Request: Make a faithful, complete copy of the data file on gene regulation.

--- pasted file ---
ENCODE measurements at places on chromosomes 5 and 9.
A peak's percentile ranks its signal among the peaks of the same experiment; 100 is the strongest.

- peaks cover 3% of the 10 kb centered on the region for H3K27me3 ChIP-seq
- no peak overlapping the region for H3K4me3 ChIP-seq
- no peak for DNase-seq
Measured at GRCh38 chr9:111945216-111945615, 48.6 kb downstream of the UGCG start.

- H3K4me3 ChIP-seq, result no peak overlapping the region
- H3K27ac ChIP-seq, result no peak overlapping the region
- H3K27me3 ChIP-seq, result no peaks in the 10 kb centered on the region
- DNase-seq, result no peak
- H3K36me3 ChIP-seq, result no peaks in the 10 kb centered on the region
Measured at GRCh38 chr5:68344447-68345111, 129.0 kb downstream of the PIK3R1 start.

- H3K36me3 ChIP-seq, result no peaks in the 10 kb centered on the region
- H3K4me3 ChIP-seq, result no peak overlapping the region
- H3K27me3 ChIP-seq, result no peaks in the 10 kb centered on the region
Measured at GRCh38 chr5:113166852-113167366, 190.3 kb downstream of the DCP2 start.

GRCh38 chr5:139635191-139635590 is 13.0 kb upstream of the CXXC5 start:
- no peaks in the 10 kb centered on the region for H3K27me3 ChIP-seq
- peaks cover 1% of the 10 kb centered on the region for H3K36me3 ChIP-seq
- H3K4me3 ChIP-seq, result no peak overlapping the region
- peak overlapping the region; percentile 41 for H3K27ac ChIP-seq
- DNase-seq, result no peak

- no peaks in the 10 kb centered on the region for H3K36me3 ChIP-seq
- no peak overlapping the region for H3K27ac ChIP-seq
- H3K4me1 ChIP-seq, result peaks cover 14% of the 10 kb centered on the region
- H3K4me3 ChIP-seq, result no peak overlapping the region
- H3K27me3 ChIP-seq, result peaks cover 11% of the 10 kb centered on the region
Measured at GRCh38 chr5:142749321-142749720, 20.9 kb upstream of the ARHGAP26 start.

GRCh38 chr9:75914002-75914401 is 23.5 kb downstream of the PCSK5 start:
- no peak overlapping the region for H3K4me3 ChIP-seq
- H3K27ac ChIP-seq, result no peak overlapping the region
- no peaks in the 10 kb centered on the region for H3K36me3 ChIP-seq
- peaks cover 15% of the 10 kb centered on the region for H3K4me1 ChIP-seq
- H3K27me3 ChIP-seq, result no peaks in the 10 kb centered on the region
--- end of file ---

ENCODE measurements at places on chromosomes 5 and 9.
A peak's percentile ranks its signal among the peaks of the same experiment; 100 is the strongest.

- peaks cover 3% of the 10 kb centered on the region for H3K27me3 ChIP-seq
- no peak overlapping the region for H3K4me3 ChIP-seq
- no peak for DNase-seq
Measured at GRCh38 chr9:111945216-111945615, 48.6 kb downstream of the UGCG start.

- H3K4me3 ChIP-seq, result no peak overlapping the region
- H3K27ac ChIP-seq, result no peak overlapping the region
- H3K27me3 ChIP-seq, result no peaks in the 10 kb centered on the region
- DNase-seq, result no peak
- H3K36me3 ChIP-seq, result no peaks in the 10 kb centered on the region
Measured at GRCh38 chr5:68344447-68345111, 129.0 kb downstream of the PIK3R1 start.

- H3K36me3 ChIP-seq, result no peaks in the 10 kb centered on the region
- H3K4me3 ChIP-seq, result no peak overlapping the region
- H3K27me3 ChIP-seq, result no peaks in the 10 kb centered on the region
Measured at GRCh38 chr5:113166852-113167366, 190.3 kb downstream of the DCP2 start.

GRCh38 chr5:139635191-139635590 is 13.0 kb upstream of the CXXC5 start:
- no peaks in the 10 kb centered on the region for H3K27me3 ChIP-seq
- peaks cover 1% of the 10 kb centered on the region for H3K36me3 ChIP-seq
- H3K4me3 ChIP-seq, result no peak overlapping the region
- peak overlapping the region; percentile 41 for H3K27ac ChIP-seq
- DNase-seq, result no peak

- no peaks in the 10 kb centered on the region for H3K36me3 ChIP-seq
- no peak overlapping the region for H3K27ac ChIP-seq
- H3K4me1 ChIP-seq, result peaks cover 14% of the 10 kb centered on the region
- H3K4me3 ChIP-seq, result no peak overlapping the region
- H3K27me3 ChIP-seq, result peaks cover 11% of the 10 kb centered on the region
Measured at GRCh38 chr5:142749321-142749720, 20.9 kb upstream of the ARHGAP26 start.

GRCh38 chr9:75914002-75914401 is 23.5 kb downstream of the PCSK5 start:
- no peak overlapping the region for H3K4me3 ChIP-seq
- H3K27ac ChIP-seq, result no peak overlapping the region
- no peaks in the 10 kb centered on the region for H3K36me3 ChIP-seq
- peaks cover 15% of the 10 kb centered on the region for H3K4me1 ChIP-seq
- H3K27me3 ChIP-seq, result no peaks in the 10 kb centered on the region